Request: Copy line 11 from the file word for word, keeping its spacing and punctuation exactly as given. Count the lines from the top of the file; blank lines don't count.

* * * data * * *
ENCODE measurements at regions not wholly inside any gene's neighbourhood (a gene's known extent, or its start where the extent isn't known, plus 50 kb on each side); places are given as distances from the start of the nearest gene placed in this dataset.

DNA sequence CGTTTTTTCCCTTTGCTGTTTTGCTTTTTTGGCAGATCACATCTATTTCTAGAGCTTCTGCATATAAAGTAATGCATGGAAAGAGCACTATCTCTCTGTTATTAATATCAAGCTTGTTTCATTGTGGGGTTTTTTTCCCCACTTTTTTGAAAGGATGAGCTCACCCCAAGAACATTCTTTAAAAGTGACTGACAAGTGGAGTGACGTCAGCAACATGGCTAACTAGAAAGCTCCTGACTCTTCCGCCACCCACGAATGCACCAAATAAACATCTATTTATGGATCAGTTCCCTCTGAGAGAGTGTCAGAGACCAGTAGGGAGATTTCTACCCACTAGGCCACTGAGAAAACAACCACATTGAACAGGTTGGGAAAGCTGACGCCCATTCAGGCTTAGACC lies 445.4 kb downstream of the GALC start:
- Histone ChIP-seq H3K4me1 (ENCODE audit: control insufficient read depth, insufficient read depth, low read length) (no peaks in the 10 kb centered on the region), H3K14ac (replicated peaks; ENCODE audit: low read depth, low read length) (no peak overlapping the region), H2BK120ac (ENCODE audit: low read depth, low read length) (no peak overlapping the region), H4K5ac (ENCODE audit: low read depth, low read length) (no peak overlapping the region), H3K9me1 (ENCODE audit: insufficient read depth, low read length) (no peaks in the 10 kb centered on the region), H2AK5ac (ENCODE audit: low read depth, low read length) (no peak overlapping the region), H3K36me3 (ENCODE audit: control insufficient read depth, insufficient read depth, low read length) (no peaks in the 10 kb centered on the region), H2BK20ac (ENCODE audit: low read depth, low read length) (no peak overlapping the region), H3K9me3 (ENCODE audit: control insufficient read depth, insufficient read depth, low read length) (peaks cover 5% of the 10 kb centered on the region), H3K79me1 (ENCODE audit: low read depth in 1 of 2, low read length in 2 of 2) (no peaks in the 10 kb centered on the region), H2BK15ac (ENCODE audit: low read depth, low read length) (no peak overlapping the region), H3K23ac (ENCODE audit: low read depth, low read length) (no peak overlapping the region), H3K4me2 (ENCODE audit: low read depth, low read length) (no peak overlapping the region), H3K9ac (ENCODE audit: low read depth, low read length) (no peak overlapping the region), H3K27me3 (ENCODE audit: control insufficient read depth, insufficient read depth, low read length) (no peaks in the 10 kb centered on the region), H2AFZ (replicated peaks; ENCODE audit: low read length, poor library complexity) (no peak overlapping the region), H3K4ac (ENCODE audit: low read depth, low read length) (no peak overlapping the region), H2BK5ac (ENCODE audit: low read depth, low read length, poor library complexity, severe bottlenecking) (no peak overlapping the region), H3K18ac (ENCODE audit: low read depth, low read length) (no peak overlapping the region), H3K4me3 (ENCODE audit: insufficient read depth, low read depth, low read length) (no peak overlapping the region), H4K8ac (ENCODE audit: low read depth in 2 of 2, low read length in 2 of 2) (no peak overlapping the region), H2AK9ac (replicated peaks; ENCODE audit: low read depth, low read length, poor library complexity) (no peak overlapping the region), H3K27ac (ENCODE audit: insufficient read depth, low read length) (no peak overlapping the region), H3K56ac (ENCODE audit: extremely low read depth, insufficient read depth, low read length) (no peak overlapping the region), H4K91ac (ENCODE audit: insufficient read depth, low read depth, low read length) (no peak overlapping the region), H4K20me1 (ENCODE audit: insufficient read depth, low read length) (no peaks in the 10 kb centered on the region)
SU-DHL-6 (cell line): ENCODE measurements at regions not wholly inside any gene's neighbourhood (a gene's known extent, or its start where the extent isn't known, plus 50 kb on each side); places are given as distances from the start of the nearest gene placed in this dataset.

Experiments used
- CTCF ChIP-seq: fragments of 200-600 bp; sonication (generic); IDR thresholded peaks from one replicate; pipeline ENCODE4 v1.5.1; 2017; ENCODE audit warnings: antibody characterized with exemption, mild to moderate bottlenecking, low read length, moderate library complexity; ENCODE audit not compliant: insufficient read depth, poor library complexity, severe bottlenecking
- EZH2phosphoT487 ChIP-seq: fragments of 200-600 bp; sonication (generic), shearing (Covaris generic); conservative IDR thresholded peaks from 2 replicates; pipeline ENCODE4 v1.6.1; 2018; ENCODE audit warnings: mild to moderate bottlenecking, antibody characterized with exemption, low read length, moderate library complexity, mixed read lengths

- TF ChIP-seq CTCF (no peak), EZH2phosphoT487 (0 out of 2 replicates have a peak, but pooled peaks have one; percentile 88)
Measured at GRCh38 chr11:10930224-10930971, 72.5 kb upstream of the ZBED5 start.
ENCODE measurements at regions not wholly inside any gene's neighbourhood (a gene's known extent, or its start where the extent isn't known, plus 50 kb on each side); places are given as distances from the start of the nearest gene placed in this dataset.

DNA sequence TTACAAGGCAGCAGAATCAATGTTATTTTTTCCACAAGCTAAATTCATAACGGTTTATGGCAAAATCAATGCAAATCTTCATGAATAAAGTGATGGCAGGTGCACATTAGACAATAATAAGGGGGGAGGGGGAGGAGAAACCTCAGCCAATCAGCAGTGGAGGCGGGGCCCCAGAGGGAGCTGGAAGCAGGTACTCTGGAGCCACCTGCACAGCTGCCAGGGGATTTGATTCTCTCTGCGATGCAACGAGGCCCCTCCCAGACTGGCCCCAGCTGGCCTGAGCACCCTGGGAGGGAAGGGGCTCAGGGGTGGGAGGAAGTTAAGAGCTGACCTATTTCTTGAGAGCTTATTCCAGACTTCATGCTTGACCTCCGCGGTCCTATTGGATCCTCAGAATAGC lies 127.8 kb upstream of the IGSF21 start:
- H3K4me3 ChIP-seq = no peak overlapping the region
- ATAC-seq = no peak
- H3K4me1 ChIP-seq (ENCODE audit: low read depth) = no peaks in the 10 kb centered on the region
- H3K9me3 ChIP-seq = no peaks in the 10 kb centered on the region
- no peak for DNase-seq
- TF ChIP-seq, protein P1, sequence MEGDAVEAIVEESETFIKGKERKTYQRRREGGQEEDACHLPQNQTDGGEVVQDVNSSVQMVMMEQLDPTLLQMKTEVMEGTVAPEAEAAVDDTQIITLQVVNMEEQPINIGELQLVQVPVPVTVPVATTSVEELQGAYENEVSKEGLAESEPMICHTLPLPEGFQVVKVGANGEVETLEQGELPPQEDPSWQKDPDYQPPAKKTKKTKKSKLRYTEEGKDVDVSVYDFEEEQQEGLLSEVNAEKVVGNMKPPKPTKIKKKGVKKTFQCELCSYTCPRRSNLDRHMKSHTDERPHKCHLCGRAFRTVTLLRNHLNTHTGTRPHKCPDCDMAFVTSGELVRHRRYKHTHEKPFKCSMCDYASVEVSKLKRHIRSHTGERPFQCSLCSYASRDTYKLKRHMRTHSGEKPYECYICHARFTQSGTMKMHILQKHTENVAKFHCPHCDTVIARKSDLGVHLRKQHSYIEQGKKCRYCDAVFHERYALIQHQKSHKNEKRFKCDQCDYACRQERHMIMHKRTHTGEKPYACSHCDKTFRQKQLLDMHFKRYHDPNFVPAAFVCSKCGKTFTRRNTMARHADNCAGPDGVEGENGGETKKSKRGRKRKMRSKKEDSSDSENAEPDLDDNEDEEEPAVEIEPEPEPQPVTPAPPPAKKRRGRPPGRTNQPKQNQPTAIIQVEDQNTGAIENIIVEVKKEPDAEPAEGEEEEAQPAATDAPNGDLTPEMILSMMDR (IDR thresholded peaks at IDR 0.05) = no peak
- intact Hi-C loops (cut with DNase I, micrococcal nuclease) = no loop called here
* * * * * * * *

DNA sequence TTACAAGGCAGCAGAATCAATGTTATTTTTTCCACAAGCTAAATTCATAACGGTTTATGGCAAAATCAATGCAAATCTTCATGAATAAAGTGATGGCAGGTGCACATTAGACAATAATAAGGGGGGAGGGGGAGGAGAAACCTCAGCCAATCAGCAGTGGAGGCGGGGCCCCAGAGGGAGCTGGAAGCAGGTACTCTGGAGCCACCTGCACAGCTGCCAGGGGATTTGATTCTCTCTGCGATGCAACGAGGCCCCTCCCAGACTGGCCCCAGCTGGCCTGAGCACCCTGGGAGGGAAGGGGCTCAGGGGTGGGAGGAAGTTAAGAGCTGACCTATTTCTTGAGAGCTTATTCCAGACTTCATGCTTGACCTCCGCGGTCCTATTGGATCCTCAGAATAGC lies 127.8 kb upstream of the IGSF21 start: